It is clear, then, even in 1984-85 when Negri was completing his little-known but hugely significant book on Leopardi, that he was still trying to find a way to insert crisis and negation into ontology and so refuse the logic of Das Grundlose of being. Politically, the failure represented by Cacciari’s Krisis was evident, and the 1980s and 1990s would only confirm the neutering of the negative once it is subordinated to the Political in terms of a ‘continuous confrontation’. Theoretically, however, the problem remained.

Whilst accepting the rejection of the foundation that characterized negative thought, Negri would refuse to either neuter the negative or allow it to be resolved ideologically through the ‘autonomy of the political’ —i.e. by de-ontologising it. Instead, he would endeavour to turn it into an element for the production of new being:

…reality as origin [as archē][65] is negated and it presents itself instead as a creative surface. … There is only the revelation of the polarity of being and poetic subjectivity, within a relationship that negates every pre-existing reality and returns being to us as revolution, as radical transformation.[66]

In this way, ‘Ontology becomes the science of the rupturing [rottura] of being’[67]—ontology is the science of revolution; revolution is the practice of ontology. We could also say, therefore, that ontology becomes the science of the negative. Thus, Krisis understood as de-ontologisation of the negative is refused—nothing, negation is instead understood as the potentiality of being[68] insofar as it refuses characterisation as stasis, constant capital, death.

Although Negri cannot be said to have resolved these difficulties to his satisfaction or ours, his work has been crucial in bringing to light this pivotal problem for the development of communist philosophy and politics. He also set out the markers that separate his own endeavour from those who have attempted to trace back to Heidegger the theoretical tools towards, if not a revolutionary, at least to a progressive politics. How pressing this problem remains for Negri and for any of us who wish to be able to think the political, to think the negative, is summarized in a recent preface Negri wrote to a book on Deleuze by Francesco Lesce:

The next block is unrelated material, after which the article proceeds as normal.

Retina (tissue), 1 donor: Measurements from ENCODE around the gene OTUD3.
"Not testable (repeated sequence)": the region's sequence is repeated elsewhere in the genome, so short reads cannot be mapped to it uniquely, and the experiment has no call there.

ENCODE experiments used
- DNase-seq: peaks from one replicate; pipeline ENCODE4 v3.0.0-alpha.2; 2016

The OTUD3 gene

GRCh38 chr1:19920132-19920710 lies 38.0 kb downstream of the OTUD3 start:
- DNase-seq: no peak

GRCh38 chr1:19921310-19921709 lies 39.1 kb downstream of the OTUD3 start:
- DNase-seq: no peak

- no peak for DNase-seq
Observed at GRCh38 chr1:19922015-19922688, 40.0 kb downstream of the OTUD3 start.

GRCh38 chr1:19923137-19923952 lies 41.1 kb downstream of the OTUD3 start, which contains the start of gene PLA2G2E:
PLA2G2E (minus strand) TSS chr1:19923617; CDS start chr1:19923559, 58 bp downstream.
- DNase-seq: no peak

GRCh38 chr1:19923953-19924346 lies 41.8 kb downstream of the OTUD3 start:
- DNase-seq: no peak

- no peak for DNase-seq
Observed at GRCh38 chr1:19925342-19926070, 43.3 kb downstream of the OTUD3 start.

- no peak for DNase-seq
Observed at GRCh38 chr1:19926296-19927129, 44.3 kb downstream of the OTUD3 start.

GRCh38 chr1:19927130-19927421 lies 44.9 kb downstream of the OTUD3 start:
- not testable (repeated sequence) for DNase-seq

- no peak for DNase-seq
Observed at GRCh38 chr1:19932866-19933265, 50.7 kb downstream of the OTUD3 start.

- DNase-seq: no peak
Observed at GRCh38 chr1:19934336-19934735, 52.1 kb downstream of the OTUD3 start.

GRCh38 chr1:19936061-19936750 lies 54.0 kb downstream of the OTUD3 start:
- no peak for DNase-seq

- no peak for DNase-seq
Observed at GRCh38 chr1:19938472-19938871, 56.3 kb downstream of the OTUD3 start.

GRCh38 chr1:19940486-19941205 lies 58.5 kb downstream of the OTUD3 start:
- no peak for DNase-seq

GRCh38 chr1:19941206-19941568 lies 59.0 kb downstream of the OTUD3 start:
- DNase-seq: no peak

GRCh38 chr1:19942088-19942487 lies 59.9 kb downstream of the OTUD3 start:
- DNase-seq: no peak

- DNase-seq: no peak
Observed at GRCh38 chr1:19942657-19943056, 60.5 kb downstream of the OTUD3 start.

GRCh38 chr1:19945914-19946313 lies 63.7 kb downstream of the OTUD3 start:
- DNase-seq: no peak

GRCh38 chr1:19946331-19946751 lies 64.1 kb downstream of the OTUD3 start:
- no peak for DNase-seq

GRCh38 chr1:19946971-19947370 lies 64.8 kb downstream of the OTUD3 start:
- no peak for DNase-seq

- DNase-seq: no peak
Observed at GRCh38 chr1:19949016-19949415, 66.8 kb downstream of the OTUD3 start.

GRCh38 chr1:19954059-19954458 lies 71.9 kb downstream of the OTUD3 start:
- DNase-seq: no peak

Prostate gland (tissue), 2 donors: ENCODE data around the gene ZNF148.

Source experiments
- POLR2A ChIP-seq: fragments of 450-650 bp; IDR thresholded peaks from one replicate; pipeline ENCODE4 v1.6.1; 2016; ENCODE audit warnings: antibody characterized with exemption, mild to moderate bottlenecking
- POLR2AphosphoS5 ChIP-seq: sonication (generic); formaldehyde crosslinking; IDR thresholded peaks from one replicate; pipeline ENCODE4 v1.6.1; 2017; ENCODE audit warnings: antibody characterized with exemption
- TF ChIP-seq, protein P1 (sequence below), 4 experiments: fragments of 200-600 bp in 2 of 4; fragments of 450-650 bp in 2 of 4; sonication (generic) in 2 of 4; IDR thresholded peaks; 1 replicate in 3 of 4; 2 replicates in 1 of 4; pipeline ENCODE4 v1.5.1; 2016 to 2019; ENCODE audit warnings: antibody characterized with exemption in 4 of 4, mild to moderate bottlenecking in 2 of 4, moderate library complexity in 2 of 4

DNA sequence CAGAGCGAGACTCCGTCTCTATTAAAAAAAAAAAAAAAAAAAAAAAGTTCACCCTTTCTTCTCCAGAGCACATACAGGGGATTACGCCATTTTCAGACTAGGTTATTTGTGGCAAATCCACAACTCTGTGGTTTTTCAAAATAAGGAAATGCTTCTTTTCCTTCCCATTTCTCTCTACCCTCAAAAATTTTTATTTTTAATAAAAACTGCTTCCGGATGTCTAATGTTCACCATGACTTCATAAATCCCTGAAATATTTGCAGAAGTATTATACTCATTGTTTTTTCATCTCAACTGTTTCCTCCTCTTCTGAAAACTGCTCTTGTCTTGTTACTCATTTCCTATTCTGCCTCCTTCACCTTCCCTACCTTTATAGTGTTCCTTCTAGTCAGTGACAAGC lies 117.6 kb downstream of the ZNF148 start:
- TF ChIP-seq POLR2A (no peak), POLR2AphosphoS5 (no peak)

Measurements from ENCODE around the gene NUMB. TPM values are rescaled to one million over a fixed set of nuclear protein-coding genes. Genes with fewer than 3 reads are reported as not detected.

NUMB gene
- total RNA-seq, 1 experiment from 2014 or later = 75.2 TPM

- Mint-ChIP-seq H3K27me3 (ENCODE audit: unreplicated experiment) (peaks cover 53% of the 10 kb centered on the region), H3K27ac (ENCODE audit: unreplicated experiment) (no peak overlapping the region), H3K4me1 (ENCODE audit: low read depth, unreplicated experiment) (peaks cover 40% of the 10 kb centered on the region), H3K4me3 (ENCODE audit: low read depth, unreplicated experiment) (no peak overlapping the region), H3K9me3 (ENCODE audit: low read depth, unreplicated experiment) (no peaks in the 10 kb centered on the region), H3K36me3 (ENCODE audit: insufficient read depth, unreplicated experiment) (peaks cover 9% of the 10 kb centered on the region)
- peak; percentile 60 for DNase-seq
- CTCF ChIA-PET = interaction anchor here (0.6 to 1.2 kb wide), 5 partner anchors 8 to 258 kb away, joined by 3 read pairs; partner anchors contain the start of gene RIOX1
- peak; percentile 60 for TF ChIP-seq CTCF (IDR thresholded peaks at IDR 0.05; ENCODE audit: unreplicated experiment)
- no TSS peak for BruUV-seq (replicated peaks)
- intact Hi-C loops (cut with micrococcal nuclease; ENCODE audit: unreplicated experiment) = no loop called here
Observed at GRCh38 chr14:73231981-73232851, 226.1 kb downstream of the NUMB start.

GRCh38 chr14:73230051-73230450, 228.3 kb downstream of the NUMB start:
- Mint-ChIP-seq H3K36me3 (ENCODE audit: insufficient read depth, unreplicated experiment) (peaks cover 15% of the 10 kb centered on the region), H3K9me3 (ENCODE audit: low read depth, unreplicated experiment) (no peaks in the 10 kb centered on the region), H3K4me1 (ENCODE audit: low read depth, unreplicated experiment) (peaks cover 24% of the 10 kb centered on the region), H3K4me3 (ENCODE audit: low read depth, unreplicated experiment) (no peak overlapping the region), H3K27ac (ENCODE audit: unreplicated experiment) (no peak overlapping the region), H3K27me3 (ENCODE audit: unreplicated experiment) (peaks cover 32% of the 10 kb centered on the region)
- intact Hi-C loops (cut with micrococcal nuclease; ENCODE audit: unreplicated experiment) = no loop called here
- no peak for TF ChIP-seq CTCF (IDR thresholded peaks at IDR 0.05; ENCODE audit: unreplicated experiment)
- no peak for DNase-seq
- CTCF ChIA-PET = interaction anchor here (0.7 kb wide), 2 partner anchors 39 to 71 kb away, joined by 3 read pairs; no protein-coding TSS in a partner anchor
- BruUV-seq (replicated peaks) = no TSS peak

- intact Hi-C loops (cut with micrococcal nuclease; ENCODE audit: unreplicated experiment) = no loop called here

I believe that once all dialectical mediation is set aside, once Heidegger’s hypostasis of being has been criticized, the problem of the negative reappears. How can one confront it inside, within, in the heart of materialist ontology? … The negative is consistent [consiste]. How can it be assumed, resolved, how can one suffer it and destroy it in a world without an outside? How can the painful consciousness of the negative be grasped within and against the positive reconciliations of being?[69]

These intractable questions continue to assail contemporary thought and demand theoretical, and—more importantly—practical resolution.

Works Cited

Agamben, Giorgio, Il linguaggio e la morte. Un seminario sul luogo della negatività, Turin, Einaudi, 1982.

Agamben, Giorgio, Language and Death: The Place of Negativity, trans. Karen E. Pinkus with Michael Hardt, Minneapolis, University of Minnesota Press, 1991.

Agamben, Giorgio, Homo sacer. Il potere sovrano e la nuda vita, Turin, Einaudi, 1995.

Agamben, Giorgio, Homo Sacer: Sovereign Power and Bare Life, trans. Daniel Heller-Roazen, Stanford, Stanford University Press, 1998.